• Welcome to my Series III Restoration Site
  • Fairey Overdrive Overhaul
  • Fitting Forward Facing Rear Seats & Belts
  • Fitting a Defender Heater

Welcome to my Series III Restoration Site

This site is dedicated to my eternal fiddling and tweaking of my 1972 Series III 109 inch Land Rover. I bought it in February 1992 and immediately set about a few repairs and a bit of tidying up and all these years later I’m still working on it! After years of minor rebuilds, in 2004 the discovery of some major corrosion led to a full ground-up rebuild. As this started, the specification started to creep, and many new features were incorporated in order to make it a highly usable combination of daily driver, family vehicle, expedition vehicle and general utility.
This multi purpose use leads to many compromises and is why the vehicle still continues to evolve after the rebuild as new ideas or new frustrations reveal themselves. I have acquired two more vehicles (the Range Rover and the Lightweight), which also have their own jobs.  They are not subject to the level of work or alteration that the 109 has been,  so they have their own smaller, more generalised blog sections.  The “how to” guides on popular repairs or modifications to all three vehicles are included in the FAQ section. Please note, I am not a trader in vehicles or parts, and am not a garage providing repair services. This site is to offer inspiration, technical information and ideas to other Land Rover enthusiasts, helping others learn from my experiences over twenty years, both positive and negative.  I write about what has and hasn’t worked for me – I cannot promise that the same ideas will work for your vehicle.
The vehicle is still an ongoing project and still gets the occasional new accessory or modification, but below is a list of alterations that make up the basic specification of the vehicle and are covered in posts in the respective subsections on the site navigation bar and menu:
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March 2017 Update

I have just been back to check on the 109 and give it a quick drive around the compound.  It is a bit manic doing an eight hour overnight flight (over 11 hours on duty, including the pre and post flight tasks), getting to Birmingham, collecting the hire car, rushing to the crew hotel for a quick shower and change and then driving to Bedford during the rush hour, then doing several little jobs and seeing old friends before rushing back to Birmingham to get some sleep before flying back – it was a very long day!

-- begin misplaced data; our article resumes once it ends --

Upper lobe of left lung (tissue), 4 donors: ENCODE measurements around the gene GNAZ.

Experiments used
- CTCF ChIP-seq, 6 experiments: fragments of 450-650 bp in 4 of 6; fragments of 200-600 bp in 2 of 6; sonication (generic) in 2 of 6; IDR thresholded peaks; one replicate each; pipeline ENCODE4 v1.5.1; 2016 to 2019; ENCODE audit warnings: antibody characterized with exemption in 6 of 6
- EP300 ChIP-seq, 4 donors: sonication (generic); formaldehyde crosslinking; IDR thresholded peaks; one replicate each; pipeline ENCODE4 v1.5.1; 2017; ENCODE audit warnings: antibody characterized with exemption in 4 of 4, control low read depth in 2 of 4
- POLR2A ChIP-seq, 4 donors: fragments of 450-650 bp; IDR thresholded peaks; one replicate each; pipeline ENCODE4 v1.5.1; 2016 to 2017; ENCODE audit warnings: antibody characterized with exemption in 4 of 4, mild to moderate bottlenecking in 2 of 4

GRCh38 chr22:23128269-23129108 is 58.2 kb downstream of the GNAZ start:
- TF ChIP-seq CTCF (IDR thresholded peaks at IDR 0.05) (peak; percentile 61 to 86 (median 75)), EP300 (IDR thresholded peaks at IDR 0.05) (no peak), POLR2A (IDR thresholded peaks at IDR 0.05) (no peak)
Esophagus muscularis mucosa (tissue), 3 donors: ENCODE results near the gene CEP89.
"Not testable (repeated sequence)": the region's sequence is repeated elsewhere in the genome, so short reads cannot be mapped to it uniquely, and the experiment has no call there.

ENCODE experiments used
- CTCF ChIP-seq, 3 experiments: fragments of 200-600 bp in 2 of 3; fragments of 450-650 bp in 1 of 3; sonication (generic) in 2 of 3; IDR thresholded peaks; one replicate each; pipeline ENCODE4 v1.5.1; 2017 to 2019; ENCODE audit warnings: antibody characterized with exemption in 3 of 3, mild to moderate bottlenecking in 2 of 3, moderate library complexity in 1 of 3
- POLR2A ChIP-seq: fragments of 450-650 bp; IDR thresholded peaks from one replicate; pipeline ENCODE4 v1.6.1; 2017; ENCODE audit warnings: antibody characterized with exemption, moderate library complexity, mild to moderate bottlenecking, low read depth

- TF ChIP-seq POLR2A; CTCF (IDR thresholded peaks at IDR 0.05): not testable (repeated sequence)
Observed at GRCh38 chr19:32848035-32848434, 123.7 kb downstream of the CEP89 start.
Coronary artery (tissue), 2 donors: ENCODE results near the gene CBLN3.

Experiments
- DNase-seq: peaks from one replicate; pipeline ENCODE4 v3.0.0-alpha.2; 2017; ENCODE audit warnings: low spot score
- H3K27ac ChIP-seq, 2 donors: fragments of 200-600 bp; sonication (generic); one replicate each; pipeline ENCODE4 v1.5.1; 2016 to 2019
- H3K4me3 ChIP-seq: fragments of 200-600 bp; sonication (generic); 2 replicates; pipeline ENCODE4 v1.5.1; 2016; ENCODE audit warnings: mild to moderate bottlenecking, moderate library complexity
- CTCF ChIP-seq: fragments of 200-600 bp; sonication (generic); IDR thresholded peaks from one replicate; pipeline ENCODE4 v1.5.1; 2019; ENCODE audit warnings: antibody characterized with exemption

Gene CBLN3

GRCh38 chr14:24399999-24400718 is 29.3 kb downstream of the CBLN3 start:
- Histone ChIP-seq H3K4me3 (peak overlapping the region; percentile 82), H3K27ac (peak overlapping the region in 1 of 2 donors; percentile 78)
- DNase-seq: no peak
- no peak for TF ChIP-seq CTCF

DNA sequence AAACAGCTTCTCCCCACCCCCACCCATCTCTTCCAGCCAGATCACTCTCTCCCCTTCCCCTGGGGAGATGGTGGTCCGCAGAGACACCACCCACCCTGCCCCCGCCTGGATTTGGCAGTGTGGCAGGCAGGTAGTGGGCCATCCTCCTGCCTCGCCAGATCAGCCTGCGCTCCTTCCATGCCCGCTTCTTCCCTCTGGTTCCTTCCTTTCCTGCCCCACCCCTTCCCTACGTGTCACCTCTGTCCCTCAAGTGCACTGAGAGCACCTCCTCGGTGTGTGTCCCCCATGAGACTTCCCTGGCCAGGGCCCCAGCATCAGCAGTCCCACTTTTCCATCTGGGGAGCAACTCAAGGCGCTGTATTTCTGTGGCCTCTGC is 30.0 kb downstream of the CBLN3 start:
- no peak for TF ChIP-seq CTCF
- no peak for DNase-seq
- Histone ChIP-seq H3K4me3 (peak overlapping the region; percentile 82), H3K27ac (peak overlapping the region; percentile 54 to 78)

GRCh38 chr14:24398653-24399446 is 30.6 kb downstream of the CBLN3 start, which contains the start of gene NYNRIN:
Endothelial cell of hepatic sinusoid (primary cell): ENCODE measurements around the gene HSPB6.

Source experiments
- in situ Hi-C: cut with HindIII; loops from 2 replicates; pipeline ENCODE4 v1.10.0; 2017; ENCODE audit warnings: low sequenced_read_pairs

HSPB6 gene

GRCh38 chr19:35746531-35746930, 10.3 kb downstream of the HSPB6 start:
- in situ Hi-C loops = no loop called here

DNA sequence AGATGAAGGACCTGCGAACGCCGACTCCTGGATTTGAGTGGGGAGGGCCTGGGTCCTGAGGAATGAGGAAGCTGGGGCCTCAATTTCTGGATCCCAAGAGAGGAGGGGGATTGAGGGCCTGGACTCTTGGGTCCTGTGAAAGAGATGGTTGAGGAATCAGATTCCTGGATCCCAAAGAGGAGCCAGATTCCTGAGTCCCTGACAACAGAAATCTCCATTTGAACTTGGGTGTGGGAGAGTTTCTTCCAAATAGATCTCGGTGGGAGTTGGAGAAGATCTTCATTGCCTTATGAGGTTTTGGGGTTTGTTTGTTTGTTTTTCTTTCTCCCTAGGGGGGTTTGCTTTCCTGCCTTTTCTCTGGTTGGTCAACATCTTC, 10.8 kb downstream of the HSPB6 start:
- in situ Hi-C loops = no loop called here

The good news is that the 109 is in good shape.  The inside seems a little dirtier, but outside seems clean enough, being stored indoors.  The rear tyres have gone a little soft, so I’ll need to bring my tyre compressor next time, and the rear fuel tank has sweated at the seams and left a fairly large stain on the concrete floor.  Such stains are always alarmist, looking far bigger than really represents the scale of the leak, and the leak has been about for several years (since I bought the vehicle in ’92), so I suspect that the POR15 fuel tank treatment will be quite sufficient to sort that out in the future, along with the under-seat tanks which, having been removed from scrapped MoD vehicles, are fairly old and sweat at the seams too.

The battery was as dead as the proverbial Dodo.  I don’t think it’s safe to leave them attached permanently to chargers, even the high end smart chargers, so I’ll continue to put up with the inconvenience of jump starting.  On the plus side, the engine fired instantly, as always.  In fact, the site owner was shocked at that, given it has been eight months or so since it was last started.  It was allowed to idle for a few minutes (while I tidied the jump leads and moved the hire car out) before driving out of the unit.  All gear selections were normal and everything worked as it should.  The only defect is a single blown bulb in the number plate lamp,  The single Vee-belt squealed a little at first, especially when moving the steering, but that soon quietened down as any surface contamination got polished off.  All in all, very pleasing.